Thursday, May 20, 2010
"I have recently seen the silliest film."
H.G. Wells on METROPOLIS
As you probably know, this new version adds about a half hour of new footage, in very scratched form, to the restoration released into theatres and on DVD a few years back. Sometimes this means that a few frames have been put back (so that a character is allowed to complete a motion interrupted by an intertitle, you'll see what I mean) and sometimes it means whole new scenes have been restored. For example, there's a scene where a group of children are being evacuated from the flooded undergroud worker's quarters. This scene is now extended with a very effective suspense device (I won't spoil it, but you'll know what I mean).
The one really essential addition, for me, is the restored sequence of Freder's fever dream, involving a mad sermon from a monk (an encounter with said monk is one of the scenes that is apparently lost for good) and visions of the whore of Babylon, intercut with the Robot Maria's naughty dancing in front of some amusingly aroused guys in tuxedos.
Another restored sequence involving a pair of minor characters adds nothing except some plot exposition. I had some hopes for this section, as one of the characters is played by a favorite of mine, an actor named Fritz Rasp who can always be counted on to be interesting.
I've got some mixed feelings about the whole thing. METROPOLIS comes from the period where Fritz Lang had not grasped the idea of the concept of the possibility of less being more. METROPOLIS certainly feels tighter than WOMAN IN THE MOON and SPIES, which just go all over the place, and METROPOLIS has a grand merry energy bordering on delirium that just can't be denied. Everything's a little too big, a little too much, and is often a lot too big, and a lot too much. This isn't always bad, but it isn't always good. The final battle between Freder and the mad scientist Rotwang, on the roof of a cathedral no less, can feel like one mad flourish too many, if I’m in the wrong mood. Mercifully, I was in the right mood both times I saw this restoration.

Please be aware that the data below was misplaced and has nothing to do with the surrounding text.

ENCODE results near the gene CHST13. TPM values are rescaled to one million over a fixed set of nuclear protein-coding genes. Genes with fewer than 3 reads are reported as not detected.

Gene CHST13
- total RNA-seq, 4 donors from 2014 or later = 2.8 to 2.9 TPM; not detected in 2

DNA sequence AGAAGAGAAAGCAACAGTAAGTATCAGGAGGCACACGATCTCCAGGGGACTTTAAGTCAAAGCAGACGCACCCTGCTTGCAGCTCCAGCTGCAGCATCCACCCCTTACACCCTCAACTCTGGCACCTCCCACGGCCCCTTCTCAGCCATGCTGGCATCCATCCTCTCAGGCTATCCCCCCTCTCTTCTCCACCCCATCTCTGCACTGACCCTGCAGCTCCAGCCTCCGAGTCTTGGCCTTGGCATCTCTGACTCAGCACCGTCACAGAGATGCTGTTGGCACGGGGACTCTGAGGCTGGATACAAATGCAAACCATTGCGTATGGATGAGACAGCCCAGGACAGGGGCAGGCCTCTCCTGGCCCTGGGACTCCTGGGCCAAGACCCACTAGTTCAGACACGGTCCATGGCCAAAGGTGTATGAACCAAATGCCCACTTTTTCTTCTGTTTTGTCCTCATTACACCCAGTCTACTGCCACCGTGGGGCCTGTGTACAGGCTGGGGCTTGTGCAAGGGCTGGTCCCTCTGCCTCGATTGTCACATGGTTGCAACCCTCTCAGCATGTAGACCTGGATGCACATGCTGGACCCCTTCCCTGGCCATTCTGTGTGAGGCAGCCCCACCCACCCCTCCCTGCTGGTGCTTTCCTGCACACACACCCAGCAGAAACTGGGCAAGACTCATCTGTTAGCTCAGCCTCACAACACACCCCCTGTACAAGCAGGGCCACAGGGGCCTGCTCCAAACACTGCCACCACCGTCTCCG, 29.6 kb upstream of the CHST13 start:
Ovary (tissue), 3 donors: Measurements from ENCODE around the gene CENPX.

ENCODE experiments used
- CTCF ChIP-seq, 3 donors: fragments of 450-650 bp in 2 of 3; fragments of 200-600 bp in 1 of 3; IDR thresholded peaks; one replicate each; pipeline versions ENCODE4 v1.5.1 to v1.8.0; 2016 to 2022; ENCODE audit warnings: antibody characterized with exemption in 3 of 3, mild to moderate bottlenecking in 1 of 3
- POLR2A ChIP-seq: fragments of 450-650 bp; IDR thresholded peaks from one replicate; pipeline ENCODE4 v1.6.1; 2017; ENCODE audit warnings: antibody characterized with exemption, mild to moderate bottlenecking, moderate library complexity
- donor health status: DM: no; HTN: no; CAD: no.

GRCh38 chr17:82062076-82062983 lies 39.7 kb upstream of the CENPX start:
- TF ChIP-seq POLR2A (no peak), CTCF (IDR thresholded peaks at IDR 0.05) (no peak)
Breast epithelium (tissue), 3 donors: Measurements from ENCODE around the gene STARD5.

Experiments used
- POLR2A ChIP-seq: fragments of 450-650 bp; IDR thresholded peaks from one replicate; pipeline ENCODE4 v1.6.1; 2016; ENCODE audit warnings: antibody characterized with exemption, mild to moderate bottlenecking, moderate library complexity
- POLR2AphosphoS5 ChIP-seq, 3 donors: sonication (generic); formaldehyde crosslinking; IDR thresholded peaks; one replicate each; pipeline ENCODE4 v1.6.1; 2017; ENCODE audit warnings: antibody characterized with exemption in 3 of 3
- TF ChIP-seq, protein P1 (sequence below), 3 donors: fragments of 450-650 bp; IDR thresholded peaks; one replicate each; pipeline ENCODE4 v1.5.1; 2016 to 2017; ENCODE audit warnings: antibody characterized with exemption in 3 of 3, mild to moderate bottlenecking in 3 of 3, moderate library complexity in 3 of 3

One thing that really stuck out this time is the exceedingly high quality of the acting, a pretty consistent factor in Lang’s films, and METROPOLIS has no shortage of interesting performances. I’ve always been a fan of Rudolf Klein-Rogge’s work, and his demented mad scientist Rotwang is a joy to behold, going from grand scenery chewing to restrained underplaying and back in the blink of an eye. The actor playing Freder has never been a favorite of mine: he always seems to be working too hard at embodying positive youthfullness: the eyes too bright, the smile too wide kind of thing, but he gets a couple of interesting moments where he’s allowed to just think onscreen, with assorted ideas and emotions crossing his face. And the great Brigitte Helm, as the film's two Marias, plays the virginal Pure Maria very nicely, never going overboard with the piety, but she really goes for broke as the Robot Maria, flinging herself into wickedness with an abandon that is always entertaining to watch. I do think Robot Maria's Extreme Wickedness goes a bit too far, though, especially when she's supposed to be preaching to a bunch of workers who've only seen the original Pure Maria, and nobody really seems to notice the difference between the two. It's like nobody noticing that Shirley Temple has been replaced with Lady Gaga.
Worth seeing? Definitely. It was worth it to see the film properly projected on a bigger than my TV-sized screen. I haven’t mentioned the brilliance of the design, the high quality of the production, and all that, as I’d imagine that most of the folks who bother to check this page out are already well aware of them. If it has been a while since you’ve seen METROPOLIS, then hell yeah, get your ass to the movie theatre or get the damn DVD.